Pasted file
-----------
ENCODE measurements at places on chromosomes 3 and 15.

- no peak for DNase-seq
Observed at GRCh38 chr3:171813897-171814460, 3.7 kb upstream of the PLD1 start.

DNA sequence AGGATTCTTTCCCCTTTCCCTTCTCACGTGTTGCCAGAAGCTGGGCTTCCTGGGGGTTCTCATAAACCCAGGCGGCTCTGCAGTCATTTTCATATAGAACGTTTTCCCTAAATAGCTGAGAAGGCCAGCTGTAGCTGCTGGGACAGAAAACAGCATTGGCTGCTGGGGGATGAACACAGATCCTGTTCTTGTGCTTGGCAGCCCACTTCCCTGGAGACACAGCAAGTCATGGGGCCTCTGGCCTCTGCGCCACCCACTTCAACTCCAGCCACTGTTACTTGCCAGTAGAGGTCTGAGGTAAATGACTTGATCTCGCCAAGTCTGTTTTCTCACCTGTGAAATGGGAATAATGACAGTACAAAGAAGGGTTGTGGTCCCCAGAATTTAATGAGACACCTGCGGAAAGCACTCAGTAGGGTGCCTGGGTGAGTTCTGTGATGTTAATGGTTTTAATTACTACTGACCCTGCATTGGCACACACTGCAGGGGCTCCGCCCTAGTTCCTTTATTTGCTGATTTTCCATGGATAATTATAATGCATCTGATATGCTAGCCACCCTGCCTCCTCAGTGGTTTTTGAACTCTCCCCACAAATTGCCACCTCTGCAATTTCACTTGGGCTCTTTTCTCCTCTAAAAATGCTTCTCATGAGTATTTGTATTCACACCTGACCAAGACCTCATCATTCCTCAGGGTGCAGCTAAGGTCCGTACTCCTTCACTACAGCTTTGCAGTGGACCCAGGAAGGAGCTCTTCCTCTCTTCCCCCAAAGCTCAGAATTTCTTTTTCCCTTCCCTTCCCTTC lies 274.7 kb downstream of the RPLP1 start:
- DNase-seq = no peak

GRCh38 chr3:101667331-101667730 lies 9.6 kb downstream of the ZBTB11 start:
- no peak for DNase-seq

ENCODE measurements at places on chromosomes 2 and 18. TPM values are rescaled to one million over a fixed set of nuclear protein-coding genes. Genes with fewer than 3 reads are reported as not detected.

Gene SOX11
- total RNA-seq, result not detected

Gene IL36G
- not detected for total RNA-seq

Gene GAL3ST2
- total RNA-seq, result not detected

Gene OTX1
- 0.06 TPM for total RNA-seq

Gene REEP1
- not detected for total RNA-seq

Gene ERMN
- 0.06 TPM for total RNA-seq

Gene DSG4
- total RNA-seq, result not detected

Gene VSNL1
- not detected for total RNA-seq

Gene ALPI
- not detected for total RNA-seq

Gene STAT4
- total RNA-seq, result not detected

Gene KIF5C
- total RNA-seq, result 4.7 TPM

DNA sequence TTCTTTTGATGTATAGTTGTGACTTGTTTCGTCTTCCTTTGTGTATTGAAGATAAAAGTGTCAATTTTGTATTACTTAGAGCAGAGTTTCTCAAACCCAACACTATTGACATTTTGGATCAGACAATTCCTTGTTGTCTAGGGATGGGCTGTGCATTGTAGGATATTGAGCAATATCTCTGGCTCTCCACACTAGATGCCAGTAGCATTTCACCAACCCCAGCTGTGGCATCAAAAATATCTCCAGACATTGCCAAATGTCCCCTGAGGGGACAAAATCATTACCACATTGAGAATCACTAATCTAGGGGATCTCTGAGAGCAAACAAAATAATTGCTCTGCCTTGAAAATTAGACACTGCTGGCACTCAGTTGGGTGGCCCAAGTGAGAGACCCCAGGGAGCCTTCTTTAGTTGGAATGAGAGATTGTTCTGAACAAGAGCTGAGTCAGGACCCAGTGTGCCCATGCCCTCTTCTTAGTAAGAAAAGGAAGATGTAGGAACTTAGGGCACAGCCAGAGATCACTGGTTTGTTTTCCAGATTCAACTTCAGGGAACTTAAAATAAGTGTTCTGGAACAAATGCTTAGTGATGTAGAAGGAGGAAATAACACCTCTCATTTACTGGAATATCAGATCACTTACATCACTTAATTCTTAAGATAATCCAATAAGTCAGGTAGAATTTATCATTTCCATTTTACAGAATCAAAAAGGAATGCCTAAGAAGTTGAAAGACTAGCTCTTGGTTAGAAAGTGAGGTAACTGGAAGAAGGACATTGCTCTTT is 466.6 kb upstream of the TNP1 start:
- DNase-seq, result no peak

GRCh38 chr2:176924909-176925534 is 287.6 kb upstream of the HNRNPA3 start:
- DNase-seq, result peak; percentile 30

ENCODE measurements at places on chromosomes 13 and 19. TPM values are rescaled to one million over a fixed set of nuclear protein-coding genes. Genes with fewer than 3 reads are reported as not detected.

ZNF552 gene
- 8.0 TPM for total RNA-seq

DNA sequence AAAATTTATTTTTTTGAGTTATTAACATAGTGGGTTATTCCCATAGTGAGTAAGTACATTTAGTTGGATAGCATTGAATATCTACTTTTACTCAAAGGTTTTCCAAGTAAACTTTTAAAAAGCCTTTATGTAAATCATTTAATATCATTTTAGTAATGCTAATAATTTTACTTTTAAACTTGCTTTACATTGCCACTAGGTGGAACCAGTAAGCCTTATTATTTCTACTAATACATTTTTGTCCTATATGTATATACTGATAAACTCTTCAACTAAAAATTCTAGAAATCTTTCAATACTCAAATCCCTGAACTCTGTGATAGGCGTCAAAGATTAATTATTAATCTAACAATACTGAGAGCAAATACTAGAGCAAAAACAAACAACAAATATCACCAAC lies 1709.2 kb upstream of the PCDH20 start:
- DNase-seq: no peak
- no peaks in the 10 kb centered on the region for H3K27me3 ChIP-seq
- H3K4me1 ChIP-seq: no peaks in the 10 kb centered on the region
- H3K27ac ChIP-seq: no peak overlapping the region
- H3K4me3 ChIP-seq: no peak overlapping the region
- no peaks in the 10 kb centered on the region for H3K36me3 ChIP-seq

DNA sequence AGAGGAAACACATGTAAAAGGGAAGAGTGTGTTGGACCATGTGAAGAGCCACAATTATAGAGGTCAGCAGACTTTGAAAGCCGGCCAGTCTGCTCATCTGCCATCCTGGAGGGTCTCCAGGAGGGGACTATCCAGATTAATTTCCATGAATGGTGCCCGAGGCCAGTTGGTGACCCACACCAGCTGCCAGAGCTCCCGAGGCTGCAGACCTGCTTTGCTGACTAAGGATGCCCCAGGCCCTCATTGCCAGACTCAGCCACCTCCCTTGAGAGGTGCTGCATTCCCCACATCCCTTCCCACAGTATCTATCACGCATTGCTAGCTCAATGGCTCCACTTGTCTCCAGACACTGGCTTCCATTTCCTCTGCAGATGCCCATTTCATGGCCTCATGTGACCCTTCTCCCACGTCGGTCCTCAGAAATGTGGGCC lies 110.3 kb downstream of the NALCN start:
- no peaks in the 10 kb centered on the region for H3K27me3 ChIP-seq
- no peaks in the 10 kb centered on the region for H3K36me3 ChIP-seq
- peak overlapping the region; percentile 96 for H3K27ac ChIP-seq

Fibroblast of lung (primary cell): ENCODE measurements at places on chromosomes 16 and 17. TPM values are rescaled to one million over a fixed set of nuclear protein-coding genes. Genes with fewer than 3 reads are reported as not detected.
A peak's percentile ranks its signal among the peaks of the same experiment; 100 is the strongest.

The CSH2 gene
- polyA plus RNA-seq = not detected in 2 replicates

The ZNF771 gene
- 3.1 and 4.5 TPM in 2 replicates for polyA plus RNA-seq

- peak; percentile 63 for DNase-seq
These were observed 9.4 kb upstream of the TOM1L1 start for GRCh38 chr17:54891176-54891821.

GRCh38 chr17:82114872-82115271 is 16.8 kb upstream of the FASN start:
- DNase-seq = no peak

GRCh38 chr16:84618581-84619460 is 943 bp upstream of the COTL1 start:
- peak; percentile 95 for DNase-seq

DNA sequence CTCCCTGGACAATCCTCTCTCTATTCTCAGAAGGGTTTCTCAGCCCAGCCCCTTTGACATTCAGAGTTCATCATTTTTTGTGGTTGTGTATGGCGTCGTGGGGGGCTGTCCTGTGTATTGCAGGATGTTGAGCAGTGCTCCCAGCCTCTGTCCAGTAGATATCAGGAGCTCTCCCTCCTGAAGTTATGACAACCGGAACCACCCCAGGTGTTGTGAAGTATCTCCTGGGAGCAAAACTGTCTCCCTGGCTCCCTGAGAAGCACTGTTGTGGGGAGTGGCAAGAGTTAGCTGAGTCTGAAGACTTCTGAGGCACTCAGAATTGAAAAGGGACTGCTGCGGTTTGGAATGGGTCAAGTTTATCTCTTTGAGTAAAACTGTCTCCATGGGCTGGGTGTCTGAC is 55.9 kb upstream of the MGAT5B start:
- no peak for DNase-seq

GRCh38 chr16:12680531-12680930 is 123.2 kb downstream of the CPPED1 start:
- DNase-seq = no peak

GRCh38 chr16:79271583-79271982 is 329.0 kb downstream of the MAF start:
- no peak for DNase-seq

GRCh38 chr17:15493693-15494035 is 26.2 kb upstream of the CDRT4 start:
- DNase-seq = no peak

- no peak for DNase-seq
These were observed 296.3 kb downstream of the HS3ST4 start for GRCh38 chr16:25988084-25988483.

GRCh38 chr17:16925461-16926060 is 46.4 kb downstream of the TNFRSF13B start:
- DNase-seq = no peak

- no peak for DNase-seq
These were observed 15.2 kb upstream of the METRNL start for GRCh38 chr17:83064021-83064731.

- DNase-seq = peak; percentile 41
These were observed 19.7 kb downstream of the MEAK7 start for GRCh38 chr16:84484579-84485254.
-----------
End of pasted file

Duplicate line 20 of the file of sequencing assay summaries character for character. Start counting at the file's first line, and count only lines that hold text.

- 0.06 TPM for total RNA-seq